The top quark is the heaviest known elementary particle. It was discovered in 1995 by the CDF and DZERO experiments at the Fermilab Tevatron collider after a long hunt that had started almost two decades earlier: it took long because the top weighs as much as a whole silver atom, and producing this much matter in single particle-particle collisions is difficult: it requires collision energies that started to be available only in 1985, and the rarity of the production processes dictate collision rates that were delivered only in the early nineties.

When the top quark decays, it transforms its very large mass into energy of the particles it produces. A top quark produced "at rest" in the laboratory will most of the time emit a bunch of particles in three very distinct directions: three "hadronic jets" that retain memory of the direction of the outgoing quarks emitted in the reaction chain t -> Wb -> qq'b, where q and q' are themselves the decay products of the W boson, and b is the quark directly descending from the top. On the other hand, a top quark produced with large momentum by a very energetic collision will result in those three jets getting closer together in angle, as taken together they also "remember" about the momentum of the top quark.

At the Tevatron, where top quarks were discovered, the energy of the proton-antiproton collisions yielding a pair of top quarks in the final state was just enough to be converted in the two heavy particles' mass: 173 GeV each, or 346 GeV in total; there was not much energy left to impart those two bodies with a large momentum. (The total energy of Tevatron collisions was 1.8 TeV -later upgraded to 1.96 TeV, but only a fraction of this is usually carried by the quark-antiquark pair which actually originates the top quark pair).

At the LHC the situation is a bit different, as the 8 TeV of proton-proton collision energy allows for more boosted top quarks to be produced; and soon those 8 TeV will become 13 (the LHC is due to restart producing collisions in a month). Hence since a few years ago physicists have started to think at how to detect those boosted tops, which may produce three jets that "merge" into a single fat stream of hadrons. A very nice set of experimental tools capable of discern the substructure of fat jets has been devised, and nowadays we routinely "tag" boosted top quarks using them.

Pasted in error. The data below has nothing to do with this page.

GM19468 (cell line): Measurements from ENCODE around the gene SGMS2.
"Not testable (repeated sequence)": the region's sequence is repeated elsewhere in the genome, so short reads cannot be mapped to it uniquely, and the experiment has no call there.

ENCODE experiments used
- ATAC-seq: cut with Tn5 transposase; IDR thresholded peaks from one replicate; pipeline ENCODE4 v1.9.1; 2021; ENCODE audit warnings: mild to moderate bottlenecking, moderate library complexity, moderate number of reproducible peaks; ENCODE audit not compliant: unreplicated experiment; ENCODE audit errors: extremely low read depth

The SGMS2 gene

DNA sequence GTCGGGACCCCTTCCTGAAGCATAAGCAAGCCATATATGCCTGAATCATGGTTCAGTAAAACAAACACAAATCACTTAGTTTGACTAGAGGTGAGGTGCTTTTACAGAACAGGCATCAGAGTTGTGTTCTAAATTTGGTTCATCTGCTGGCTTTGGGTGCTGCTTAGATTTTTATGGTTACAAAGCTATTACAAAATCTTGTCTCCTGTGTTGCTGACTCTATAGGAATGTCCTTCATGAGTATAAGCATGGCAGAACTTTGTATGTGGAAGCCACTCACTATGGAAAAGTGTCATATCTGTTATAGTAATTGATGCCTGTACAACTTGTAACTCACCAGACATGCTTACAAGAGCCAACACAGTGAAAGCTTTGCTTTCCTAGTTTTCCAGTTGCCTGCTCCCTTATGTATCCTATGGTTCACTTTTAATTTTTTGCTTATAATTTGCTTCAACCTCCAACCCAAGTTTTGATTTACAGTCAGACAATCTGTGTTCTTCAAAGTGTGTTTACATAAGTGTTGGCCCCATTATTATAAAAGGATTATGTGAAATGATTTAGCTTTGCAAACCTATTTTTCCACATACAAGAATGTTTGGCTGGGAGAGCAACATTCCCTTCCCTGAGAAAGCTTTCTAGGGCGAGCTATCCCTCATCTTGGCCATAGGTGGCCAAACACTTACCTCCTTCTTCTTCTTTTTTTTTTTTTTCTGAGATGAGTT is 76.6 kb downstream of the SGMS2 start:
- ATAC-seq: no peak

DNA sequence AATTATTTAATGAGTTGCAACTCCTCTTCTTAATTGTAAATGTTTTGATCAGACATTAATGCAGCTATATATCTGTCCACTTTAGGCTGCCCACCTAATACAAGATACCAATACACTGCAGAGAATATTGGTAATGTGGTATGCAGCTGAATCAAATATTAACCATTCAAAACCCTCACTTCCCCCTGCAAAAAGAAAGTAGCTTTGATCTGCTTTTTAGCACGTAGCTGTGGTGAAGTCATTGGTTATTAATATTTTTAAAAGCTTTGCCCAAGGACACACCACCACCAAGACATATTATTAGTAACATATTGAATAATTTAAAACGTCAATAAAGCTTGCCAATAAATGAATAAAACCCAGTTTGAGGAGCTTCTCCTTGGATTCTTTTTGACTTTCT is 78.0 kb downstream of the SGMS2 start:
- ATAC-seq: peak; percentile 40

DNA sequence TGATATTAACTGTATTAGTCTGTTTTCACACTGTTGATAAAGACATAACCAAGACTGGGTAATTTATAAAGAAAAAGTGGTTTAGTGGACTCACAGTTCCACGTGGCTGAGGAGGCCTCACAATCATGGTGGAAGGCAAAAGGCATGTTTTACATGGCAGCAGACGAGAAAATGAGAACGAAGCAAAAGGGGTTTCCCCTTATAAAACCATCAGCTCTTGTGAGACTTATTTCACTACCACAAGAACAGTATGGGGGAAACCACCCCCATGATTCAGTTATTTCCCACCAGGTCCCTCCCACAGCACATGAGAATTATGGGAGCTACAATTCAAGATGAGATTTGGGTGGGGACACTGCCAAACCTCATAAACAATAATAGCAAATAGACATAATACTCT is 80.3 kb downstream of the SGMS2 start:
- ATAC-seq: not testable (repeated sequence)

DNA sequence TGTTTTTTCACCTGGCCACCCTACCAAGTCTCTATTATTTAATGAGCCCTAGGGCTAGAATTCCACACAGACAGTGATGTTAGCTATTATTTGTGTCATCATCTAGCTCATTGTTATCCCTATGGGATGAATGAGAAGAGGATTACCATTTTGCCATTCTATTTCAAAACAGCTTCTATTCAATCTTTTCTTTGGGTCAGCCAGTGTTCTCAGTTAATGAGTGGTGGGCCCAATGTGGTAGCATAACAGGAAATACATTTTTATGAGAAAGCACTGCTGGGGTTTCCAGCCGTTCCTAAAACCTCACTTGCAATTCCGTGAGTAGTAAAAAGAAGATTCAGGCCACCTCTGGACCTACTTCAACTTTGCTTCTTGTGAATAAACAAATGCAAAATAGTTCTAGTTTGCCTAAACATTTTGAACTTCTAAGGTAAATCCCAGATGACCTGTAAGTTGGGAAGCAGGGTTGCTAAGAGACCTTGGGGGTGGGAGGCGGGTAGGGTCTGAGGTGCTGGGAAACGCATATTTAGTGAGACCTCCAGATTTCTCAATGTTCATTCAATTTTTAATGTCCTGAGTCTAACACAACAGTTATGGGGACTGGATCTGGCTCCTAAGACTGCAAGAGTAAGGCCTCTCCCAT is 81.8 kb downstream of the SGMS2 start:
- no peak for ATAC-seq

Now, a paper just released by Andrew Larkovski, Fabio Maltoni and Michele Selvaggi paves the way to the tagging of "hyper-boosted" top quarks. Top quarks produced with momenta of several TeV are expected in the collisions produced by a future circular collider. And it is precisely those very energetic collisions that may offer the chance of discovering new physics: like the small coin that falls from your pocket and rolls out to the darkest and most secluded spot on the floor, new physics hides in the corner - in our case, the highest-energy collisions.

The signature of hyper-boosted top quarks creates problems from an experimental standpoint: they do not yield any longer a fat jet, as the three quarks emitted in the top quark decay merge together in much narrower, almost pencil-like streams, of the same scale of the detection elements in a typical calorimeter. As increasing further the granularity of a calorimeter instrumenting the detector of a future 100-TeV-scale circular collider is not a smart idea -the scale of the processes depositing energy in matter depends weakly on the incident energy, so the money spent in increased granularity does not yield good fruits- one must rather study how to detect those top quarks exploiting the properties of the phenomenon.

Maltoni and collaborators show that there are further issues when one deals with a 10-TeV top quark: the QCD radiation emitted by such a particle and its decay products increases with momentum, as the "dead cone" where it is suppressed shrinks. One can still devise jet finding algorithms where the jet radius scales inversely with the momentum, retaining some sensitivity to the hyper-boosted objects. A detailed study of observable quantities at calorimetric and tracking level allows to devise a hyper-boosted-top-tagging technique that has good efficiency while keeping a manageable fake rate, as shown in the two graphs below.

Above, on the left is shown the efficiency with which a hyper-boosted top can be tagged by different selection strategies; the curves are shown as a function of the top pT in TeV/c and refer to the working point which yields a 5% acceptance to non-top jets. On the right is instead shown the acceptance of the algorithms to non-top jets when the top-tagging efficiency is fixed at 50%. It took me a minute to understand the rationale of this choice (one usually shows efficiency and fake rate on the same graph, and I was confused at first), but once you get it the graphs are very informative. Note that using tracking information (red and blue curves) the results are better, as one can retain information on small-scale structures.

All in all, this is a very nice study which looks forward to a distant future, when we will be able to run two 50 TeV proton beams one against the other. As the studies for the detector(s) instrumenting such a machine must start now in order to be ready in 15-20 years, the timing of the paper is good.

The authors already can point out some of the desirable features of a detector, which should have a very high-resolution tracking capability to increase the discovery potential through hypher-boosted object tagging.

The techniques discussed of course do not apply just to top quarks: other massive bodies like higgs bosons, W and Z bosons can similarly be identified and discriminated from backgrounds, and the theoretical issues connected with the topology of QCD radiation in boosted coloured objects are certainly of general interest.